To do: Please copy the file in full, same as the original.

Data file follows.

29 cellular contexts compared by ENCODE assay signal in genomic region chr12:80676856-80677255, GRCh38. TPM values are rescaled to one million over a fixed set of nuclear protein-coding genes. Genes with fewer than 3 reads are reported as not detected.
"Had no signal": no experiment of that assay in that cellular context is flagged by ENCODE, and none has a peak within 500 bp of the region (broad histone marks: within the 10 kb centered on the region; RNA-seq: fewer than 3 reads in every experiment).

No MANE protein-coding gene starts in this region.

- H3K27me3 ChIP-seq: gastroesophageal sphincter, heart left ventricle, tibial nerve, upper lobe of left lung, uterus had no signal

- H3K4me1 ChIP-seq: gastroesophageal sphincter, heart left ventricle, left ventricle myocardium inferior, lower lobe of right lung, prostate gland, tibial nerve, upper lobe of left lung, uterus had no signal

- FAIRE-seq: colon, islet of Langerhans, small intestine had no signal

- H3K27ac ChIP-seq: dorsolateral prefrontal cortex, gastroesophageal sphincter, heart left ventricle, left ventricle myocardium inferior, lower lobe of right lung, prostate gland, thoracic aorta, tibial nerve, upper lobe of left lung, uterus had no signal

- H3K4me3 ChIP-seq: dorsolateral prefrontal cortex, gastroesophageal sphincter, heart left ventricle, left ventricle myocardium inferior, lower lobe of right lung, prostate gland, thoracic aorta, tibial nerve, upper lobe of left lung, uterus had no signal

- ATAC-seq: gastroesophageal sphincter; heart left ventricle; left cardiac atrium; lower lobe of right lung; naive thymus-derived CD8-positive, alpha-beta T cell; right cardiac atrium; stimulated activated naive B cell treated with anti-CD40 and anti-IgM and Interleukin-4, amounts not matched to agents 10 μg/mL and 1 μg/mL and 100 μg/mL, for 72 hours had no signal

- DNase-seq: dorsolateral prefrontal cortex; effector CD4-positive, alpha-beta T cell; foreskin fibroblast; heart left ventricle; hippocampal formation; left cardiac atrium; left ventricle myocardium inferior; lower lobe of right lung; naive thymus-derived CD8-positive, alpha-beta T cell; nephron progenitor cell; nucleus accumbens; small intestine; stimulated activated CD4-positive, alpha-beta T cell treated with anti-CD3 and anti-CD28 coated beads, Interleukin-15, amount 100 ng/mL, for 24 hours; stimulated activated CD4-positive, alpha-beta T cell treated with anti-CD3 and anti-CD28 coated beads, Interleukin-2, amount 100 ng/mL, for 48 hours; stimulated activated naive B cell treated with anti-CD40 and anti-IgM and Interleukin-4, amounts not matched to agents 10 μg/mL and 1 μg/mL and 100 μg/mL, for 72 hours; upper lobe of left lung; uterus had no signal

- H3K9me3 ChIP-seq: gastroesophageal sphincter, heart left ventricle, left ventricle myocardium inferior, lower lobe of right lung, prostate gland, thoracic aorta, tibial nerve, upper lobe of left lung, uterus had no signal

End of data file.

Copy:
29 cellular contexts compared by ENCODE assay signal in genomic region chr12:80676856-80677255, GRCh38. TPM values are rescaled to one million over a fixed set of nuclear protein-coding genes. Genes with fewer than 3 reads are reported as not detected.
"Had no signal": no experiment of that assay in that cellular context is flagged by ENCODE, and none has a peak within 500 bp of the region (broad histone marks: within the 10 kb centered on the region; RNA-seq: fewer than 3 reads in every experiment).

No MANE protein-coding gene starts in this region.

- H3K27me3 ChIP-seq: gastroesophageal sphincter, heart left ventricle, tibial nerve, upper lobe of left lung, uterus had no signal

- H3K4me1 ChIP-seq: gastroesophageal sphincter, heart left ventricle, left ventricle myocardium inferior, lower lobe of right lung, prostate gland, tibial nerve, upper lobe of left lung, uterus had no signal

- FAIRE-seq: colon, islet of Langerhans, small intestine had no signal

- H3K27ac ChIP-seq: dorsolateral prefrontal cortex, gastroesophageal sphincter, heart left ventricle, left ventricle myocardium inferior, lower lobe of right lung, prostate gland, thoracic aorta, tibial nerve, upper lobe of left lung, uterus had no signal

- H3K4me3 ChIP-seq: dorsolateral prefrontal cortex, gastroesophageal sphincter, heart left ventricle, left ventricle myocardium inferior, lower lobe of right lung, prostate gland, thoracic aorta, tibial nerve, upper lobe of left lung, uterus had no signal

- ATAC-seq: gastroesophageal sphincter; heart left ventricle; left cardiac atrium; lower lobe of right lung; naive thymus-derived CD8-positive, alpha-beta T cell; right cardiac atrium; stimulated activated naive B cell treated with anti-CD40 and anti-IgM and Interleukin-4, amounts not matched to agents 10 μg/mL and 1 μg/mL and 100 μg/mL, for 72 hours had no signal

- DNase-seq: dorsolateral prefrontal cortex; effector CD4-positive, alpha-beta T cell; foreskin fibroblast; heart left ventricle; hippocampal formation; left cardiac atrium; left ventricle myocardium inferior; lower lobe of right lung; naive thymus-derived CD8-positive, alpha-beta T cell; nephron progenitor cell; nucleus accumbens; small intestine; stimulated activated CD4-positive, alpha-beta T cell treated with anti-CD3 and anti-CD28 coated beads, Interleukin-15, amount 100 ng/mL, for 24 hours; stimulated activated CD4-positive, alpha-beta T cell treated with anti-CD3 and anti-CD28 coated beads, Interleukin-2, amount 100 ng/mL, for 48 hours; stimulated activated naive B cell treated with anti-CD40 and anti-IgM and Interleukin-4, amounts not matched to agents 10 μg/mL and 1 μg/mL and 100 μg/mL, for 72 hours; upper lobe of left lung; uterus had no signal

- H3K9me3 ChIP-seq: gastroesophageal sphincter, heart left ventricle, left ventricle myocardium inferior, lower lobe of right lung, prostate gland, thoracic aorta, tibial nerve, upper lobe of left lung, uterus had no signal